Next Article in Journal
A Sensitivity-Enhanced Refractive Index Sensor Using a Single-Mode Thin-Core Fiber Incorporating an Abrupt Taper
Next Article in Special Issue
Characterization of Quorum Sensing and Quorum Quenching Soil Bacteria Isolated from Malaysian Tropical Montane Forest
Previous Article in Journal
Precise Temperature Mapping of GaN-Based LEDs by Quantitative Infrared Micro-Thermography
Previous Article in Special Issue
Spatial Heterogeneity of Autoinducer Regulation Systems

Sensors 2012, 12(4), 4661-4696; doi:10.3390/s120404661

Review
Quorum Quenching Revisited—From Signal Decays to Signalling Confusion
Kar-Wai Hong 1, Chong-Lek Koh 2, Choon-Kook Sam 2, Wai-Fong Yin 1 and Kok-Gan Chan 1,*
1
Division of Genetics and Molecular Biology, Institute of Biological Sciences, Faculty of Science, University of Malaya, Kuala Lumpur 50603, Malaysia
2
Natural Sciences and Science Education AG, National Institute of Education, Nanyang Technological University, 1 Nanyang Walk, Singapore 637616, Singapore
*
Author to whom correspondence should be addressed; E-Mail: kokgan@um.edu.my; Tel.: +603-7967-5162; Fax: +603-7967-4509.
Received: 28 February 2012; in revised form: 23 March 2012 / Accepted: 26 March 2012 /
Published: 10 April 2012

Abstract

: In a polymicrobial community, while some bacteria are communicating with neighboring cells (quorum sensing), others are interrupting the communication (quorum quenching), thus creating a constant arms race between intercellular communication. In the past decade, numerous quorum quenching enzymes have been found and initially thought to inactivate the signalling molecules. Though this is widely accepted, the actual roles of these quorum quenching enzymes are now being uncovered. Recent evidence extends the role of quorum quenching to detoxification or metabolism of signalling molecules as food and energy source; this includes “signalling confusion”, a term coined in this paper to refer to the phenomenon of non-destructive modification of signalling molecules. While quorum quenching has been explored as a novel anti-infective therapy targeting, quorum sensing evidence begins to show the development of resistance against quorum quenching.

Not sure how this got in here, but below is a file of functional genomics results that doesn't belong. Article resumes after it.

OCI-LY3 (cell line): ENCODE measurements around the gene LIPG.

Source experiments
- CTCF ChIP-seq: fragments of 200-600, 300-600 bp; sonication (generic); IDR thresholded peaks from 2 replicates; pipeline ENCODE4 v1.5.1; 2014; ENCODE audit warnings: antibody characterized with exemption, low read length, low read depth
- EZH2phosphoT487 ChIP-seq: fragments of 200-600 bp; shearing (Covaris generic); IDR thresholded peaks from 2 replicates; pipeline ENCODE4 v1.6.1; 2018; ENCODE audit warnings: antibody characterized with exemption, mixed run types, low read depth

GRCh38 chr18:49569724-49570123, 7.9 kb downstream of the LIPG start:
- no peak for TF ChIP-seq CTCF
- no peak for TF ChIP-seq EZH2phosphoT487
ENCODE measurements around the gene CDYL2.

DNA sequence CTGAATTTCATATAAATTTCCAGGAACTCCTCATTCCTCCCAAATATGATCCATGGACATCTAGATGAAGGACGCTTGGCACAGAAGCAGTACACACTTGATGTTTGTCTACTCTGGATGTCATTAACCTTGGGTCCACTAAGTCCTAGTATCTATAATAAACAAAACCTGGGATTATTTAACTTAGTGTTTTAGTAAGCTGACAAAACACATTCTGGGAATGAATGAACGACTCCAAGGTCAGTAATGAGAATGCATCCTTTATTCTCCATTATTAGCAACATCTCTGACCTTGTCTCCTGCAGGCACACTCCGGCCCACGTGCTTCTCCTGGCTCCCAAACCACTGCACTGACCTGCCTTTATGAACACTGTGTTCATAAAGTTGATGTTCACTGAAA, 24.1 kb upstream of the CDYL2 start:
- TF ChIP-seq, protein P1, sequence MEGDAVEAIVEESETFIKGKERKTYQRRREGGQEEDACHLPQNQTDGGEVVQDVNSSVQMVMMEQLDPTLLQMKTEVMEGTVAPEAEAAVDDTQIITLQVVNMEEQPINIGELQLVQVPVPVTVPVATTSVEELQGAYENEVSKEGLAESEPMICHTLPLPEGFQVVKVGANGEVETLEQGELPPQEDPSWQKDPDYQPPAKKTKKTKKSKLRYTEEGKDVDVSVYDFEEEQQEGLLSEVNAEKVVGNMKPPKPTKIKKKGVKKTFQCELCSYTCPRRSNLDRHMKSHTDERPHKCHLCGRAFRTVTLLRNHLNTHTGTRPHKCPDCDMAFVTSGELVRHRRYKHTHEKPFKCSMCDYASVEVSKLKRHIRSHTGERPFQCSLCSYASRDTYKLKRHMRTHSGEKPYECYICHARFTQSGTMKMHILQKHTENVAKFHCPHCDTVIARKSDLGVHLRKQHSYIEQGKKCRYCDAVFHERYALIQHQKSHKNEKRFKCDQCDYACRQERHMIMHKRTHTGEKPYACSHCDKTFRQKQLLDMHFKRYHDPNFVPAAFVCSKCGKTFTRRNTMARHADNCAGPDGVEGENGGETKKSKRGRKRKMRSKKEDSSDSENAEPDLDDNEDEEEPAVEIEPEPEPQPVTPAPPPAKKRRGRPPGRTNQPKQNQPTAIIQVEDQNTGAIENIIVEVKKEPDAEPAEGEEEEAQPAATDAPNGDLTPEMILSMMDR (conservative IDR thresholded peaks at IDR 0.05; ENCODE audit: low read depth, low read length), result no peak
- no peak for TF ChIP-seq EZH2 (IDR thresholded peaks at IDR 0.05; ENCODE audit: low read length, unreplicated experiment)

Keywords:
acylase; anti-infective; anti-biofouling; aquaculture; lactonase; N-acylhomoserine lactone; paraoxonase; oxidoreductase; quorum sensing; quorum quenching resistance; signalling confusion

1. Introduction

In the early 1970s, the belief that the individual cells in a bacterial population function as autonomous units has been supplanted with the in-depth understanding of cell-to-cell communication, which is also known as quorum sensing (QS). QS is prevalent throughout the Eubacteria domain, allowing bacteria to regulate gene expression in a population-dependent manner, in response to the concentration of diffusible chemical signals produced and released into the local environment by themselves or other bacteria, either of the same or different species, thus allowing synchronized bacterial behaviors acting in unison [13].

Bacteria appear to be linguistic and several QS signals have been identified, ranging from low molecular weight molecules such as N-acylhomoserine lactone (AHL) [4], furanosyl borate diester (Autoinducer-2) (AI-2) [5], 4,5-dihydroxy-2,3-pentanedione (DPD) [6], 3-hydroxypalmitic acid methyl ester (3OH-PAME) [7], cis-11-methyl-2-dodecenoic acid (diffusible signal factor) (DSF) [8], 2-isocapryloyl-3R-hydroxymethyl-γ-butyrolactone (A-factor) [9], diketopiperazines (DKP) [10], 2-heptyl 3-hydroxy-4-quinolone (Pseudomonas quinolone signal) (PQS) [11] and 4-hydroxy-2-heptyl-quinoline (HHQ) [12] to high molecular weight molecules such as oligopeptide autoinducer [13].

Arguably, the well understood QS mechanism mediated by AHLs as signalling molecules is used by most of the Gram-negative bacteria. This mechanism involves synthesis of AHLs (by LuxI, AHL synthase), channeling of AHLs (notably the long-chain AHLs), binding to the cognate receptor (LuxR protein) and activation of QS-mediated genes [14,15]. Myriad structural variants of the basic AHL molecules have been discovered and they vary in length and degree of saturation of the acyl side chain as well as in the functional group located at C3 [16]. Over 100 species of Gram-negative proteobacteria are known to produce AHLs, regulating the expression of diverse physiological activities: bioluminescence, biofilm formation, synthesis of antibiotics, synthesis of exoenzymes and nodulation [3]. AHL production has also been observed in extremophiles such as the haloalkaliphilic archaeon Natronococcus occultus [17] which lives in an alkaline biotope (pH10) and the acidophilic gamma-proteobacterium Acidithiobacillus ferrooxidans [1820]. In 2008, Gloeothece sp. strain PCC6909, a cyanobacterium, was found to produce AHLs or AHL-like molecules [21]. More importantly, QS regulates virulence determinants in several Gram-negative pathogenic bacteria belonging to both aquaculture (Vibrio anguillarum, Aeromonas salmonicida) and plant-associated genera (Erwinia caratovora, Agrobacterium tumefaciens) (for reviews, see [3,15]), and human pathogens (Pseudomonas aeruginosa, Burkholderia cepacia and Yersinia pseudotuberculosis).